Consumption in the time of coronavirus

How will customers react to COVID-related restrictions?

Asher Brewing Co. uses social media posts to inform guests about new COVID related rules

Twisted Pine Brewing Company is open for business. So is Wild Provisions Beer Project, Uhl’s Brewing Co., Liquid Mechanics Brewing Company, Redgarden Restaurant and Brewery, Ska Street Brewsitllery, Cellar West Artisan Ales, Crystal Springs Brewing Company, Left Hand Brewing Company, Wibby Brewing…

Well, technically, they’ve all been open in some capacity for a while, but now their doors are open, and you’re welcome to swing by, grab a beer — a little dinner if the mood suits you — sit down at a table and enjoy it as we used to in the before times. Well, kind of. There are rules: Customers must wear masks when entering, exiting and using the facilities. Tables are spaced six feet apart. Parties are capped at eight. No getting cozy with your neighbors, and so on.

You know the drill by now. You might even know where the rules are laxer than other places. If you spent any time out and about, you know there is an uneven divide among consumers out there. Some wear masks; some don’t. Some follow the directional decals plastered to the floors; some don’t. Some allow for the proper socially distanced amount of space, and some are like Jewish grandmothers at graduation.

But that’s if you’re heading out in the first place. The state has capped dine-in seating to 50% capacity (or 50 patrons, whichever’s less), which seems like a good measurement of who wants to come out and who wants to stay in. Those of you out there are out and damn proud of it. Those who aren’t probably won’t be coming out until a vaccine rolls around.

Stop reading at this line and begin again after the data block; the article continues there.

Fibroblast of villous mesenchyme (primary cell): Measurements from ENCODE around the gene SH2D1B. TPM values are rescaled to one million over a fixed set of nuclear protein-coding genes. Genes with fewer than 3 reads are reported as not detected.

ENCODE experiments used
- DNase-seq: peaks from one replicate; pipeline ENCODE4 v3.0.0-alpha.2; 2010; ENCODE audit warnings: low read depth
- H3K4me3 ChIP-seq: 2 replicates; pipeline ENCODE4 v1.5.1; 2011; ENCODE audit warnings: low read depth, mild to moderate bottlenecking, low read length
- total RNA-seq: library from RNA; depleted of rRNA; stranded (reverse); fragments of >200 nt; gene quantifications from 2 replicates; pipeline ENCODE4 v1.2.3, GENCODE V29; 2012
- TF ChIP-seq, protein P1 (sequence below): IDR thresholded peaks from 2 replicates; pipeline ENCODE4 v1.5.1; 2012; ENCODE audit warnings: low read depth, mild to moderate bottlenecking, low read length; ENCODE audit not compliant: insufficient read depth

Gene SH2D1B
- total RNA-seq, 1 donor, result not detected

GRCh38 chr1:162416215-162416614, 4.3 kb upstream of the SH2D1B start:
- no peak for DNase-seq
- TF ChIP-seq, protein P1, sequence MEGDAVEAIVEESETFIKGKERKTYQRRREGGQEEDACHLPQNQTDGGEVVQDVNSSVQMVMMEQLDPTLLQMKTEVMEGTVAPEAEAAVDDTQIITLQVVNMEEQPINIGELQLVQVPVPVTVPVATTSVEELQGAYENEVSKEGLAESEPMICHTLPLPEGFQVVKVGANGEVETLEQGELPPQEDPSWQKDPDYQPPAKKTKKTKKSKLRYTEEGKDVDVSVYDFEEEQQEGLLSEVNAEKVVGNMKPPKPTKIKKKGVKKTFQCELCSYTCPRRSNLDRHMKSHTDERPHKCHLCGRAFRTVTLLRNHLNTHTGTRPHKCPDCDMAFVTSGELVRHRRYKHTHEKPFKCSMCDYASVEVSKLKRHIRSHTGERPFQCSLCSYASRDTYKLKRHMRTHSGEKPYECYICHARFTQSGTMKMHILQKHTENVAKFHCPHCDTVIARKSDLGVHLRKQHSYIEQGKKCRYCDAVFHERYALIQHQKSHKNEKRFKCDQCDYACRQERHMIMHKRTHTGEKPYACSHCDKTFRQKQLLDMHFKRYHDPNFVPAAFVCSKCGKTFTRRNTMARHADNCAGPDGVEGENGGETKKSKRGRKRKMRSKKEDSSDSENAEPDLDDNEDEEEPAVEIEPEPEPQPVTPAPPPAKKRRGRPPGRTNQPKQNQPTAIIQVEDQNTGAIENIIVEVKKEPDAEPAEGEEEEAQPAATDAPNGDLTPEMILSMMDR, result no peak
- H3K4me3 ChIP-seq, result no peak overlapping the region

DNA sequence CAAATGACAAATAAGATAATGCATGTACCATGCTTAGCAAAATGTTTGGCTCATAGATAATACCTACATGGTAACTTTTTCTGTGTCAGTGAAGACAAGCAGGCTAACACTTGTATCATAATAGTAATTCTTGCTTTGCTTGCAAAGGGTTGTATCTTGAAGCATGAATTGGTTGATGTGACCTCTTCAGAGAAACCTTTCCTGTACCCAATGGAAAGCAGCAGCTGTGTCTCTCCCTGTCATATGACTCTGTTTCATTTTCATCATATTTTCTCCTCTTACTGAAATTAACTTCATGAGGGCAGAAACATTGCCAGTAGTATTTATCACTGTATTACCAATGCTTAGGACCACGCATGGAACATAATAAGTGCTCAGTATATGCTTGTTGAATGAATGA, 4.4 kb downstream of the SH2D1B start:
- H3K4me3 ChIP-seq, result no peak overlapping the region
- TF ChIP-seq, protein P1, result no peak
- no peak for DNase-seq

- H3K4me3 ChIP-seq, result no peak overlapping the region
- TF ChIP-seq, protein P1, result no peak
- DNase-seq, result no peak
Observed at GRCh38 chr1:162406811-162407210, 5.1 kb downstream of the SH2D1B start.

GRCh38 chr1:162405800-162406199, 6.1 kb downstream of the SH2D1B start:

Here’s the rub: Consumer spending accounts for 70% of U.S. economic activity (according to The Bureau of Economic Analysis). And if 70% seems high, here’s another stat to go with: According to the U.S. Bureau of Labor Statistics, 71% of all non-farm payroll employees work in the service sector.

That’s the elephant in the room: America is a consumer-driven market hinging on “the customer’s always right” motto. A visit to the taproom circa June 2019 meant you could sit wherever you liked, stay as long as you wanted and talk to whoever would listen. If you couldn’t decide between a pint of pale, stout or sour, you could try all three before money was involved. And if the beer wasn’t to your liking, chances are they would pour you another one at no charge. The drinkers were in control.

Those luxuries are in the past, but not the attitudes. And on top of all these rules, breweries are running with reduced staff (possibly at reduced wages). And they have to clean. Constantly.

Nothing about this pandemic has been easy. Nor will getting out of it. Paying more for less isn’t what American consumers are used to, but it’s going to be a fact of life for the foreseeable future.

What’s the answer? Be kind and be patient when you head out there. Everyone is trying to do the best they can with the hand they’ve been dealt.   

To enforce or not to enforce?

What leverage will breweries have if a customer decides to ignore the rules? The Brewers Association’s June 5 industry communiqué, “Encouraging Staff and Customer Social Distancing Compliance,” boils down to head the problems off at the pass. Establish clear communication on what is and what is not acceptable behavior before customers even sit down.                                                   

For a good example, head to Twisted Pine. They check you in at the host stand, scan your temperature, explain how to get to the bathrooms, how to order, hand you a bottle of hand sanitizer, and then escort you to your table. It’s effective and clear — which will be crucial over the next couple of months because the inverse could get ugly. As Dave Query of the Big Red F restaurant group put it in an email from May 18: “Telling an adult to ‘put your mask on’ is a different game. A Target employee had his arm broken last week by a customer for uttering those exact words. Lots of confrontations on the trails and sidewalks and supermarket aisles from the wearers and the non-wearers of masks. Put those opposing viewpoints in a more confined restaurant dining room, and you have the potential of all sorts of issues arising. Add alcohol, and it’s a mask party of the wrong kind.”   

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